In articles according to the invention there will typically be found junctions between passive waveguide sections and amplifier sections. FIG. 5 exemplarily shows, in top view, a section of passive waveguide 50, a section of amplifier guide 51, and transition section 52 therebetween. FIG. 5A shows section A--A of FIG. 5, with substrate 55, lower cladding 56, core 58, and upper cladding 57. FIG. 5B shows section B--B of FIG. 5 wherein the core of the amplifier section comprises outer region 59 that is substantially free of RE, and center region 60 that contains substantially all of the RE. As those skilled in the art will appreciate, it will frequently be advantageous if the amplifier guide is somewhat narrower than the passive guide, so as to achieve improved amplification efficiency. In such a case it will typically be advantageous to provide for an adiabatic transition between the two waveguide sections, as shown schematically in FIG. 5.
An important advantage of articles according to the invention is the relatively low loss coupling that is possible between the planar waveguides and standard silica-based optical fiber. Thus, in articles according to the invention, the refractive index of the core of the planar waveguide will typically differ by at most 5% from the effective refractive index of the core of the optical fiber that is to be coupled to the planar waveguide.
Although the discussion has been primarily in terms of a planar waveguide optical amplifier, those skilled in the art will realize substantially the same principles can be embodied in a planar waveguide laser, provided that the structure is modified to provide an appropriate optical cavity. Workers in this field will be readily able to do this.
Furthermore, silica cladding and phosphosilicate glass are not the only possible waveguide materials. For instance, the core can be RE-doped Si3 N4 and the cladding can be silica-based glass. Er is not the only RE species useful in the practice of the invention. For instance, Nd can be used and is of considerable interest because of its transition at λ˜1.3 μm, coinciding with the minimum dispersion window of conventional silica fiber. Other RE species have different transitions that may be of interest for particular applications.
Still furthermore, gain devices according to the invention do not necessarily have to be produced by a technique that includes ion implantation. We currently believe that at least planar guides of the type shown in FIG. 1 can be produced by CVD, by appropriate introduction of a RE-containing precursor into the reactor, or by sputtering from a sequence of targets.
On a conventional Si wafer was formed a 15 μm thick silica layer by conventional high-pressure thermal oxidation of the Si (HIPOX). On the thus formed silica surface was deposited a 2 μm thick layer of phosphosilicate glass (8 weight % P in SiO2) by conventional low-pressure chemical vapor deposition (LPCVD) using silane, oxygen, and phosphine. This was followed by conventional deposition of a 0.11 μm thick layer of Al on top of the P-glass (core) layer. Into the thus prepared multilayer structure were implanted 2.9 MeV Er++ ions in a vacuum at a base pressure below 10-6 Torr. The implantation fluence was 3.4×1016 ions/cm2. During implantation the wafer was kept at 200° C. The resulting Er distribution had approximately Gaussian shape, with the peak at about 1 μm depth from the glass/Al interface, and with a full width at half maximum of about 0.6 μm. Subsequently the Al layer was removed by conventional means, and the core material layer was patterned by conventional lithography and etching such that a 5 μm wide and 5.5 cm long strip of core material remained on the substrate. The planar waveguide was completed by deposition of a 5 μm thick layer of silica by LPCVD from silane and oxygen, followed by densification of the layer in a nitrogen ambient at 1000° C. The planar waveguide was designed to support only a single mode at λ=1.54 μm and, when pumped at λ=0.9729 μm, exhibited a luminescent transition centered around λ=1.54 μm. A lifetime of about 4 ms was observed. When the waveguide was pumped at λ=0.9729 μm, signal radiation at λs =1.536 μm that was transmitted through the 5.5 cm length of waveguide showed significantly increased amplitude, as compared to transmission in the absence of pumping.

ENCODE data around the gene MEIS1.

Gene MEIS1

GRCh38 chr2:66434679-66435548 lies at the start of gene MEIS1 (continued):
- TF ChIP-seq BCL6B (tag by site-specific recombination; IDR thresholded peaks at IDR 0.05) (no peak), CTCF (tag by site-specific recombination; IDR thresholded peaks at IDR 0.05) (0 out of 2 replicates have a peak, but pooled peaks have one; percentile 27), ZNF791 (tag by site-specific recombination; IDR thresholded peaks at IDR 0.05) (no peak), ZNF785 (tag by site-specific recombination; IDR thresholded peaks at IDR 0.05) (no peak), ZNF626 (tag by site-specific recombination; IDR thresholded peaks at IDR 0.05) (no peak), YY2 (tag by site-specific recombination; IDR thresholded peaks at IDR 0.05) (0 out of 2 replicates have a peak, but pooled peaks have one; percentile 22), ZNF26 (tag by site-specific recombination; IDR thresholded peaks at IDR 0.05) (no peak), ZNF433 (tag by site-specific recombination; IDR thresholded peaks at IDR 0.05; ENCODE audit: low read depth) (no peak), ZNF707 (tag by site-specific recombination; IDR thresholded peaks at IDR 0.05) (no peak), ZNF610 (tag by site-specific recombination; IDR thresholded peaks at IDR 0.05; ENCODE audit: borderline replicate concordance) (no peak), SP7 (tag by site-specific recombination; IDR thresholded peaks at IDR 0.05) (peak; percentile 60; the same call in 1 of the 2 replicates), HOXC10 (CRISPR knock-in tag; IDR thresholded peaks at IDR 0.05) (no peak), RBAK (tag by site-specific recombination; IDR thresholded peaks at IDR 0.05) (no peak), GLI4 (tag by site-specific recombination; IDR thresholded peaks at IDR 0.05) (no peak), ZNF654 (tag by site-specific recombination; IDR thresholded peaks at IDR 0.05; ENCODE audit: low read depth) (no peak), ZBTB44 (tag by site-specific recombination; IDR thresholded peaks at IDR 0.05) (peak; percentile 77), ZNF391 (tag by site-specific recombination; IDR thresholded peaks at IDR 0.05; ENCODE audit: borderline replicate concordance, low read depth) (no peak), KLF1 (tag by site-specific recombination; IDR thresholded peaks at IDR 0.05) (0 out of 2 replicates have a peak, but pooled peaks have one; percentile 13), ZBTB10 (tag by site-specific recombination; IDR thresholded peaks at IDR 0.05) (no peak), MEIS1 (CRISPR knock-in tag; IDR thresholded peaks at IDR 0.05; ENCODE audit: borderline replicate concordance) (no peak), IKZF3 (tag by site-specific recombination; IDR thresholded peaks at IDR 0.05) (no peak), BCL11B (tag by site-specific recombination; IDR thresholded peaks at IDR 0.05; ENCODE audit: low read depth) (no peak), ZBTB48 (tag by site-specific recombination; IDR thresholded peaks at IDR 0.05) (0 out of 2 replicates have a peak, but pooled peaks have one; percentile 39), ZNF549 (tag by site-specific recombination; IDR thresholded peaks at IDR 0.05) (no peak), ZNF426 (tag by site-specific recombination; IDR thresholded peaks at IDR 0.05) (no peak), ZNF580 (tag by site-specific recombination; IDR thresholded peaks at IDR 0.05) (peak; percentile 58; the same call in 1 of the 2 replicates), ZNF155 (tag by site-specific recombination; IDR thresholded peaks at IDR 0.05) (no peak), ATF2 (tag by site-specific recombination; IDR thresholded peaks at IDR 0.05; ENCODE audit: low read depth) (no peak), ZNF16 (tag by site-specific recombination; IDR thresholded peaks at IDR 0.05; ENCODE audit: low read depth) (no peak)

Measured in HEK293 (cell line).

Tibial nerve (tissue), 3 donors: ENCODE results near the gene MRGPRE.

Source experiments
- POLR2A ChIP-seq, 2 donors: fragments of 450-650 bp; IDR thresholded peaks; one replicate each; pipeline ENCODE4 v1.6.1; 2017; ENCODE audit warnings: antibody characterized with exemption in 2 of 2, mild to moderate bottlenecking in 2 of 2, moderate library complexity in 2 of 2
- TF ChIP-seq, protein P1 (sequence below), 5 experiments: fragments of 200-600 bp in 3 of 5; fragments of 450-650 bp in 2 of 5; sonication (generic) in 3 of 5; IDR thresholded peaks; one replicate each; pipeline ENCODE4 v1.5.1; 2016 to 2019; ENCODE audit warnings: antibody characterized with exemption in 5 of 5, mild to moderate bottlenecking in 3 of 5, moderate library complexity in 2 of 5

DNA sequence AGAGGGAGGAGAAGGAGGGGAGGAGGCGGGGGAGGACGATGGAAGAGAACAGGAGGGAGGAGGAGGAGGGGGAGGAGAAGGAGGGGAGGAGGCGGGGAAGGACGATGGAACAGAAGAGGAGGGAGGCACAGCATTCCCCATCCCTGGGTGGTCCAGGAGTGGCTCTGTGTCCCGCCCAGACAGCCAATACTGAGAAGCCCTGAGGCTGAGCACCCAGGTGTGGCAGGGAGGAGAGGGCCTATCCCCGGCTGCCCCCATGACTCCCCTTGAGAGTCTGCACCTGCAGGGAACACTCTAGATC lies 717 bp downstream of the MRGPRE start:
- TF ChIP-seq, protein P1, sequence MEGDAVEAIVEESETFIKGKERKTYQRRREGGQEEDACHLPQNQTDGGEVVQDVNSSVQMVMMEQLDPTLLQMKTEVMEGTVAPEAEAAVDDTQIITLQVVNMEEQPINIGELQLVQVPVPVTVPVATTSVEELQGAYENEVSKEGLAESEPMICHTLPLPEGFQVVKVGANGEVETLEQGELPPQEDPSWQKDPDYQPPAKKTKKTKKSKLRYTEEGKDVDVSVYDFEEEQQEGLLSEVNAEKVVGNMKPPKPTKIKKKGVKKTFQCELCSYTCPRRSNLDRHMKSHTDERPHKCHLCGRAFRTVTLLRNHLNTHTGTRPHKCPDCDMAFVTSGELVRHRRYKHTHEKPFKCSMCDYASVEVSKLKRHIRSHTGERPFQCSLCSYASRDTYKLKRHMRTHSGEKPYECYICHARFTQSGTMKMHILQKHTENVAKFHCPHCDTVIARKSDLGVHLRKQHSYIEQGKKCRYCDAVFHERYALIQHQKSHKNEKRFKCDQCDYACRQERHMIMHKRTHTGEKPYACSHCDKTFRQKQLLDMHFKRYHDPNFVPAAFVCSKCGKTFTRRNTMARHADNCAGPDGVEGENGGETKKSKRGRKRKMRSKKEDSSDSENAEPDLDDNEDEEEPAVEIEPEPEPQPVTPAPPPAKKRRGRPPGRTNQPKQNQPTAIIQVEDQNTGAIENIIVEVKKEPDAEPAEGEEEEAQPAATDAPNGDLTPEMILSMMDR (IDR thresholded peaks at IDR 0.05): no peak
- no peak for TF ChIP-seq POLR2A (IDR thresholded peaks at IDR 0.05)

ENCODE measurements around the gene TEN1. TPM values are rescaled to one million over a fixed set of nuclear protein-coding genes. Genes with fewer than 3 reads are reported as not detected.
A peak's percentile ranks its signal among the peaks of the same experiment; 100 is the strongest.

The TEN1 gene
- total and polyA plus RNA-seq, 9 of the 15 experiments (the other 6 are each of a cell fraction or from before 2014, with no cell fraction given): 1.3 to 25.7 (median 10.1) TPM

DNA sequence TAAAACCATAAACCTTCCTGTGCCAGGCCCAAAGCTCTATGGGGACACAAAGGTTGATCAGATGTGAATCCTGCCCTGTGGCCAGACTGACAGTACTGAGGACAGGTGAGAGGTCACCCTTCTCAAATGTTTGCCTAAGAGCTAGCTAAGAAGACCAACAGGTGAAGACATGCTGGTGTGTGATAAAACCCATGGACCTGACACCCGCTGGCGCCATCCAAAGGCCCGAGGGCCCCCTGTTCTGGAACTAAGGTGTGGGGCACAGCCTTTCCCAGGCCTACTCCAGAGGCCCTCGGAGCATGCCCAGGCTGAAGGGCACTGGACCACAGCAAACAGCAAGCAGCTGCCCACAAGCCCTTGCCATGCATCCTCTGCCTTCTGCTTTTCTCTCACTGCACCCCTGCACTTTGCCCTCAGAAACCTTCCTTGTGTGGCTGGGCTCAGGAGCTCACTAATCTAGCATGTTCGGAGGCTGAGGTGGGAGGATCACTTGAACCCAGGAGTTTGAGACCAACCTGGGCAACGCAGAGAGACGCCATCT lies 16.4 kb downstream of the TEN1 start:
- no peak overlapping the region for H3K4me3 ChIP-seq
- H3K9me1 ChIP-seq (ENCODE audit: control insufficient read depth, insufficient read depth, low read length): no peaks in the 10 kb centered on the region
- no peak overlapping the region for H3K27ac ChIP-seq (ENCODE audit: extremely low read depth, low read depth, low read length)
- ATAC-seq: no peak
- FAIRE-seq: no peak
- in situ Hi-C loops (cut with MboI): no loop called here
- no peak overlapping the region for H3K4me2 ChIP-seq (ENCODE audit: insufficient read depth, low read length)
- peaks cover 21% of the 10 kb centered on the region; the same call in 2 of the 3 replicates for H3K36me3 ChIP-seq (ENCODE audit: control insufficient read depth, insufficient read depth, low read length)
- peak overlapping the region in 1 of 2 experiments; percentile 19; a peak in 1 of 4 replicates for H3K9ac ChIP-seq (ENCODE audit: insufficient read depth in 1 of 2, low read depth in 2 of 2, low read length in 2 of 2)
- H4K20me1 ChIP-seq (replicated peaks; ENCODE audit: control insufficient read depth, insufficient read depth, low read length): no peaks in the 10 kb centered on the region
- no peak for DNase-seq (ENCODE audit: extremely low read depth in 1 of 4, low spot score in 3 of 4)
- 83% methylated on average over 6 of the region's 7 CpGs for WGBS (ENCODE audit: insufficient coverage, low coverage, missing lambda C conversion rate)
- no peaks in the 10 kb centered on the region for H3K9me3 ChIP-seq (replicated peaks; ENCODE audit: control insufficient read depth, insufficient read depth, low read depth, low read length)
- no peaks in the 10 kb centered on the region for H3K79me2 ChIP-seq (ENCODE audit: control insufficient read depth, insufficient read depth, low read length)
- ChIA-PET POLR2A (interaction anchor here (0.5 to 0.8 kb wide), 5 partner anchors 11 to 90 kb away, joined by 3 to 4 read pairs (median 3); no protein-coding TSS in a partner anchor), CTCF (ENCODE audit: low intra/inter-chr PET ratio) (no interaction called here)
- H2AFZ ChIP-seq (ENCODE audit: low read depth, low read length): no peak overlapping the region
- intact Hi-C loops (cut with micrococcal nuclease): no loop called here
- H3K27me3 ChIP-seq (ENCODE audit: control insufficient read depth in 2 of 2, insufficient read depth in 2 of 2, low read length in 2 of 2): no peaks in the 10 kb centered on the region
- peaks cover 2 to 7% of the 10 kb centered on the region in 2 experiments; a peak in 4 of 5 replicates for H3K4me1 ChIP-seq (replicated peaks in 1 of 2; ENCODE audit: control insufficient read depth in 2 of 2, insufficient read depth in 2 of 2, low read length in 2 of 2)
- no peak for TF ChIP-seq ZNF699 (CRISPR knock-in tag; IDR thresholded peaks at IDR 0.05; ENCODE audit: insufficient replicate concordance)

A Er-doped planar waveguide is made substantially as described in Example 1, except that the Er-doped guide is disposed between two conventional passive waveguide sections, that a further section of passive waveguide is coupled to the Er-doped guide by means of a conventional directional coupler, and in that the core material is deposited in two steps, with Er implantation between the steps. In particular, a 3 μm thick layer of 8% P-glass is deposited, Er is implanted as described in Example 1, the P-glass layer is patterned such that a 3 μm wide and 5.5 cm long strip of implanted core material remains on the substrate. Subsequently, a 1 μm thick layer of 8% P-glass is deposited and patterned such that the Er-implanted region is covered by the later deposited P-glass, and the resulting core width is 5 μm. As described in Example 1, an appropriate cladding layer is subsequently deposited.
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|U.S. Classification||359/342, 385/142, 385/31, 359/345|
|International Classification||G02B6/26, G02B6/12, G02B6/122, H01S3/063, G02F1/35|
|Cooperative Classification||G02B2006/12038, G02B6/1228, G02B2006/12061, G02B6/122, G02B6/262, G02B2006/12188, H01S3/063|
|European Classification||H01S3/063, G02B6/122T, G02B6/122, G02B6/26B|
|Sep 7, 1990||AS||Assignment|
Owner name: AMERICAN TELEPHONE AND TELEGRAPH COMPANY, NEW YORK
Free format text: ASSIGNMENT OF ASSIGNORS INTEREST.;ASSIGNORS:BLONDER, GREG E.;JACOBSON, DALE C.;KISTLER, RODNEY C.;AND OTHERS;REEL/FRAME:005462/0434
Effective date: 19900907
|Dec 29, 1992||CC||Certificate of correction|